Newest addition to BSM clubs: Ultimate Frisbee

Newest addition to BSM clubs: Ultimate Frisbee

Leila Aboussir

Seniors Eric Kretsh, Will Satre, and John Worley toss a frisbee around to get ready for their new BSM team.

Lauren Effertz, Kiley Petersen, and Rachel Frenz

Brian Tobelmann, Staff Writer

A sport previously dominated by college students throughout the country has now made its way into the Minnesota High School scene. Come next spring, Benilde-St. Margaret’s will have, for the first time, its own Ultimate Frisbee team.

What is soon to become the Ultimate Frisbee team began forming last spring with a group of senior friends. “We would just play after school and whenever we had free time. Over the summer, we also got the chance to scrimmage the already formed Minnetonka team who won state last year. We only lost 11-15.” said Will Satre, co-founder of the team.

Over the spring and summer, seniors Will Satre, Sam Conley, Dan Krestch, and their friends decided it would be fun to form an official team. “About a week before school started, we came in and talked to Mr. Pettinger about starting a team,” said Satre..

With permission to start the new team, co-founders Satre, Kretsch, and Conley have set out to find a coach to help them develop their strategy and skills, which Conley said lacked greatly in their game against Minnetonka High School. “We just didn’t have a proper understanding of the skills or rules to be a completely formidable opponent,” said Conley. “Our only strategy was to throw it really far and try to jump higher than [the Minnetonka players] to catch it,” said Satre.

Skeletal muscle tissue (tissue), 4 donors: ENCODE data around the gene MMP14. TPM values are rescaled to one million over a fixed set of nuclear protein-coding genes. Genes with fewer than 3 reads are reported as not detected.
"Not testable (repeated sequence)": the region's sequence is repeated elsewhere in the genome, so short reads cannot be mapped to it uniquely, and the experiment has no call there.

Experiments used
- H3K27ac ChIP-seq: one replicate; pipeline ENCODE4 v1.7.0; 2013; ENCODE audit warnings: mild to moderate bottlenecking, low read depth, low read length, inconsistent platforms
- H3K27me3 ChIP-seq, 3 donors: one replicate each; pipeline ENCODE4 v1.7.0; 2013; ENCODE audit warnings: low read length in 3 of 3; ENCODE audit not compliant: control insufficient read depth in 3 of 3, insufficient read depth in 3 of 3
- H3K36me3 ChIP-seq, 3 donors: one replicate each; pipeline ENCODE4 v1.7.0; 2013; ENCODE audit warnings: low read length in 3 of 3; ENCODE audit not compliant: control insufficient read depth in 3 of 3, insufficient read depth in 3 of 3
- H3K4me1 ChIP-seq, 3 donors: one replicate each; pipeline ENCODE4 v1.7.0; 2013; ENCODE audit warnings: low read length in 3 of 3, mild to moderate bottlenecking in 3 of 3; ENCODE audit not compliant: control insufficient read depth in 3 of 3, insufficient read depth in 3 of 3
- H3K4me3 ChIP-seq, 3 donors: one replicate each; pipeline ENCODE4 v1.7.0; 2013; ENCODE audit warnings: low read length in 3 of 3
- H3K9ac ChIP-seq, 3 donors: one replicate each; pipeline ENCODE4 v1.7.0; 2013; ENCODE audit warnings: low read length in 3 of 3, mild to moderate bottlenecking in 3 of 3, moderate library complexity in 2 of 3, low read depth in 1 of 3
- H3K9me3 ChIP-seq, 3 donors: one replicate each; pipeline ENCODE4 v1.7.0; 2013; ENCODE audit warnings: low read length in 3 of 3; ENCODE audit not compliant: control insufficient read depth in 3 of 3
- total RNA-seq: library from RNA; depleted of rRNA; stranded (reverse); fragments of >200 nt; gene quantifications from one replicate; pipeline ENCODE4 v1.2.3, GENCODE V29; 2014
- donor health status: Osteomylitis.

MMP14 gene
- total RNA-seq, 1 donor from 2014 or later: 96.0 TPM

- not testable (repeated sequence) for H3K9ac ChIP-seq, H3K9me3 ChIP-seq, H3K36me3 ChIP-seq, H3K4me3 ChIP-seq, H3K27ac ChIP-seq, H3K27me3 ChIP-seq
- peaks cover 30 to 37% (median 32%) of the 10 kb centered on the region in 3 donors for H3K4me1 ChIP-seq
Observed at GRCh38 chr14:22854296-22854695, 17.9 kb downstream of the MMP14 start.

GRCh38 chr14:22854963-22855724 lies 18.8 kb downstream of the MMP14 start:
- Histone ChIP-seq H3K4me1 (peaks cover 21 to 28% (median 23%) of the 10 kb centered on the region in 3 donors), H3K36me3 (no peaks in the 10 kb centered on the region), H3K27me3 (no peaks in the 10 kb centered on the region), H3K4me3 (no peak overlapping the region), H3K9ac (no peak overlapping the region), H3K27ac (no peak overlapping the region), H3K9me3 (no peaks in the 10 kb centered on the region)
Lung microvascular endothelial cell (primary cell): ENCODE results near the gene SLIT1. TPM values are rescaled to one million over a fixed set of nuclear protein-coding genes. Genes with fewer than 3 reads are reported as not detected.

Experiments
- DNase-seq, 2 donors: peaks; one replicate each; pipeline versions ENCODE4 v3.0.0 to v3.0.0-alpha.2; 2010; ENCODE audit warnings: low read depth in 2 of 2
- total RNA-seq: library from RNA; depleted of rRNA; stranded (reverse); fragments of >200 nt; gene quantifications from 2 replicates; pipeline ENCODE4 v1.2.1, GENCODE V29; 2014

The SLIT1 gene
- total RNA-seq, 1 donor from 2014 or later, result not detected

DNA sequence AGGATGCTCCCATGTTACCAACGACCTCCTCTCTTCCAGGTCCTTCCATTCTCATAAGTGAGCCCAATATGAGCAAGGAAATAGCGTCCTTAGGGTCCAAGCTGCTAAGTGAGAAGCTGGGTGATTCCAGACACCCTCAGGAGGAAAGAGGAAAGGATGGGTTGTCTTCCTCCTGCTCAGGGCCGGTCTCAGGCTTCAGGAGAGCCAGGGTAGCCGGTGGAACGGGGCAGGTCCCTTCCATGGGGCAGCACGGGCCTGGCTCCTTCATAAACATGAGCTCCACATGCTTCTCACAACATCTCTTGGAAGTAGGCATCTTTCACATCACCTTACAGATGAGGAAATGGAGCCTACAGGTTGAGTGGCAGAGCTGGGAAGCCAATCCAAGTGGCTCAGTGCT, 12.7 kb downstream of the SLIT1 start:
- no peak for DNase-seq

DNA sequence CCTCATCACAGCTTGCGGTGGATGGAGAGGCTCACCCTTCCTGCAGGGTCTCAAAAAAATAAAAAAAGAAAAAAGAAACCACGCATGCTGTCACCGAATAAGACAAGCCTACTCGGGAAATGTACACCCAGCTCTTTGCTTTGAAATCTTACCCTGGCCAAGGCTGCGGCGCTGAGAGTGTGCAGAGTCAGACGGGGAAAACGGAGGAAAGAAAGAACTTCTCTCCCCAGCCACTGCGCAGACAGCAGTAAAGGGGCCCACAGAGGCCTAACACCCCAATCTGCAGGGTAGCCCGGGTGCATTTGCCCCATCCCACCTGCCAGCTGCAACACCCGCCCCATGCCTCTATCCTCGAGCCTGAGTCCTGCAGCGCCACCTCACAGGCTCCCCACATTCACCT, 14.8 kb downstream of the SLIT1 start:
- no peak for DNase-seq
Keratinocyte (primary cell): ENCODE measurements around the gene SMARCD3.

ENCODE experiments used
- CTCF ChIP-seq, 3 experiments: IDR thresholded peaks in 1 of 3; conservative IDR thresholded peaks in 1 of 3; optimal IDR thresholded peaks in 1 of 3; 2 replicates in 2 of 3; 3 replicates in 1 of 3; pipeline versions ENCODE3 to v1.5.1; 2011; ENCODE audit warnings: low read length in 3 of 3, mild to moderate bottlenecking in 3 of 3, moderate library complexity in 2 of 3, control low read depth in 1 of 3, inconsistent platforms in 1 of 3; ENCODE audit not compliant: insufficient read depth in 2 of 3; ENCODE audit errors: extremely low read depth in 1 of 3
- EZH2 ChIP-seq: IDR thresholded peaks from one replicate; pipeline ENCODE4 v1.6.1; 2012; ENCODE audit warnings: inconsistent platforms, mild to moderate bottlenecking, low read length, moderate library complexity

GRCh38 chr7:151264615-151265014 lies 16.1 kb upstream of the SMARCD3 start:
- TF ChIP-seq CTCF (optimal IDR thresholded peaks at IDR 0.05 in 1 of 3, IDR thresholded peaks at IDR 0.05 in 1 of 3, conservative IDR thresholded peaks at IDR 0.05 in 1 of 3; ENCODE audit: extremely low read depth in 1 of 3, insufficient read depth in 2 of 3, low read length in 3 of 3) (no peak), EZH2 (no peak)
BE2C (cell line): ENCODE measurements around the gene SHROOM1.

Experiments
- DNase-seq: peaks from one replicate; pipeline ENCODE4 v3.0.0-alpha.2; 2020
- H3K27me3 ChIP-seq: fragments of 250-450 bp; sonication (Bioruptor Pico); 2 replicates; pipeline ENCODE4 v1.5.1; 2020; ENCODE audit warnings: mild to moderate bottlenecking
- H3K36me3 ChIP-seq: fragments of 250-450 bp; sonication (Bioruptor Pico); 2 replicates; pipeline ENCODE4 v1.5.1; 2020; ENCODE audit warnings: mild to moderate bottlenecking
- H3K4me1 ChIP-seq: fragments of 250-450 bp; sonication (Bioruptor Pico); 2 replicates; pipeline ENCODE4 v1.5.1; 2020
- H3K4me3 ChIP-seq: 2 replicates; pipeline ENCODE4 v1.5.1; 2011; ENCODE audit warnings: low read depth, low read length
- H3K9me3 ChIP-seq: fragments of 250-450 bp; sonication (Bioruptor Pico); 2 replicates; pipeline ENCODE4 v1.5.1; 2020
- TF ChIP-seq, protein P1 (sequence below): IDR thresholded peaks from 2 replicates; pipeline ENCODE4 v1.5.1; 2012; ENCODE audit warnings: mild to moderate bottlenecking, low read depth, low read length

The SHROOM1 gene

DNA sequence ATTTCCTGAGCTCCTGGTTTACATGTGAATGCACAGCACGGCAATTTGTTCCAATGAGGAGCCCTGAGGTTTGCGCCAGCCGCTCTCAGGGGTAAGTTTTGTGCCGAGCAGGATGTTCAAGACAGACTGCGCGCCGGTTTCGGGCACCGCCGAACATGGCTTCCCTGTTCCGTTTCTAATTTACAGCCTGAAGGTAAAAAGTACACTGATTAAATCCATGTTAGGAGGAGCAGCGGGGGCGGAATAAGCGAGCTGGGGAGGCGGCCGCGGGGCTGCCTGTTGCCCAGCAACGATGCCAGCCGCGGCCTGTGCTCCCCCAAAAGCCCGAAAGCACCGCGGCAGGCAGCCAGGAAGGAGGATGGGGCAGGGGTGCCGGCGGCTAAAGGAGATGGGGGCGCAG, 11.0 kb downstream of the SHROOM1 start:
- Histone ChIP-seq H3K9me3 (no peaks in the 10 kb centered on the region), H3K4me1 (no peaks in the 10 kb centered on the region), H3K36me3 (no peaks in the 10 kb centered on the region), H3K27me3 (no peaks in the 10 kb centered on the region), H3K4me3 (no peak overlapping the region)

The search for a coach has come up with many leads, including some old college friends of Mr. Adam Groebner, but nothing has been finalized yet. “When we do get a coach, though, he will have a lot to work with. There is a lot of potential in the team. Conley and I can jump really high to catch [the Frisbee], and we have some [cross country] kids who have really good endurance,” said Satre.

The Ultimate Frisbee team will have its competitive debut next spring when they begin playing in the Minnesota High School Ultimate League (MHSUL). Because Ultimate Frisbee is not recognized as an official sport by the Minnesota State High School League (MSHSL), the MHSUL was formed to accommodate this new sport. “Unfortunately, we won’t be competing this fall because too many kids play other sports, but we do have field time on the turf, Wednesdays at 6 p.m., starting this fall,” said Satre.